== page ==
China's National Higher Education Entrance Examination (commonly known as Gaokao) is a two-day, nine-hour, monumentally stressful examination that the country's 9.4 million graduating high school students took earlier this week.

The grade on this test is the only qualification many Chinese universities consider for admittance, so for the many ambitious Chinese students and their families, the stakes are high. And the pressure, huge.

It is, as Star News notes, a perfect scenario for shrewd businessmen to take advantage of anxious parents. We've read in the past about hotels around testing sites jacking up their rates by over 1,000 RMB ($152) during the week leading up to the exam, as proximity to the testing centers means students won't lose precious studying time or arrive late because of traffic. Many hotel restaurants also offer special expensive "test packages" advertising meals with the perfect nutritious proportions and products to enhance immunity and prevent fatigue. These gimmicks attract desperate parents searching for any score-booster on an exam they believe will largely determine their child's destiny.

This year, as the exam began Monday, Chinese media reported the appearance of a new offer: Though many parents travel with their children, they now can also hire a "Entrance Examination Nanny". China News reports that parents can hire university students to watch over their graduating seniors at and around the testing sites. For 300 RMB per hour ($45), the exam nannies take care of numerous tasks, from last-minute tutoring to relieving psychological strain to ensuring nutritious meals.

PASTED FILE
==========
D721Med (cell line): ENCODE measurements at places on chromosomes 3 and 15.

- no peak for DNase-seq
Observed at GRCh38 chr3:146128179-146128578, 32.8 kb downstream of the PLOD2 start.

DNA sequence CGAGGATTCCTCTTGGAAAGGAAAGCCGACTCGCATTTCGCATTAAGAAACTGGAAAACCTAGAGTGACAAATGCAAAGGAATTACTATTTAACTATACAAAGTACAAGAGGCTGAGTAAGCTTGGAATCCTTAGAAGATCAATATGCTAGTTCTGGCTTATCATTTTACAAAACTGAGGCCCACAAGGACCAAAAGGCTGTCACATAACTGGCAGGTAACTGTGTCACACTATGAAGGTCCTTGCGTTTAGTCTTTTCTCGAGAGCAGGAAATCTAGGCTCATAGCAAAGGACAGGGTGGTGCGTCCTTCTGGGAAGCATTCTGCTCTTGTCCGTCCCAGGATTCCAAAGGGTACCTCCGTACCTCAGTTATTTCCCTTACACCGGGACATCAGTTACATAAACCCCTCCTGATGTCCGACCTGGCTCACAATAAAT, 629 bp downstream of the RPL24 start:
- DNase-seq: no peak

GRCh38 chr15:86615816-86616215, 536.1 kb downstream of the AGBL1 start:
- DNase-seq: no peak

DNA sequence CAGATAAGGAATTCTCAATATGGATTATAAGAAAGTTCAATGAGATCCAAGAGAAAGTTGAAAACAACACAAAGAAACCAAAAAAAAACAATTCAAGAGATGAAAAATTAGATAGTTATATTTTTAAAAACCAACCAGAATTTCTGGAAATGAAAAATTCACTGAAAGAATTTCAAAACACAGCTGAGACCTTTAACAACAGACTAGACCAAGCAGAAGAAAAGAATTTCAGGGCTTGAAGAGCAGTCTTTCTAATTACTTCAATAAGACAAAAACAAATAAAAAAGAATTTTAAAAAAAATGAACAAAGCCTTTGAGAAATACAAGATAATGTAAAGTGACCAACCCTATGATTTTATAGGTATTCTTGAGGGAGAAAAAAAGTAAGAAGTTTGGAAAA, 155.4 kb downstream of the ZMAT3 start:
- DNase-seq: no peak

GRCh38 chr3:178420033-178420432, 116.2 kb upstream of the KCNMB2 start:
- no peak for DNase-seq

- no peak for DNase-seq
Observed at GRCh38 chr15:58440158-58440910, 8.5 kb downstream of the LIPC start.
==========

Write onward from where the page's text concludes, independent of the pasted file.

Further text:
All that's left, it seems, is finding a way for the exam to take itself!

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Society

Why An Iconic Pharmacy Is Turning Into A Sex Toy Museum

The "New Pharmacy" was famous throughout the St. Pauli district of Hamburg thanks to its industrious owner. Now, her daughter is transforming it into a museum dedicated to the history of sex toys, linking it with the past "curing" purpose of the shop.

Anna Genger, founder of L'Apotheque poses on the pharmacy counter

Eva Eusterhus

The story begins in autumn 2018, when 83-year-old Regis Genger stood at the counter of her pharmacy and realized that the time had come for her to retire. At least that is the first thing her daughter Anna Genger tells us when we meet, describing the turning point that has also shaped her life and that of her business partner Bianca Müllner, who is sitting next to her at the table. Genger and Müllner are surrounded by heavy wooden drawers and antique glass vessels labelled with the Latin names of their contents, as is often found in old pharmacies.

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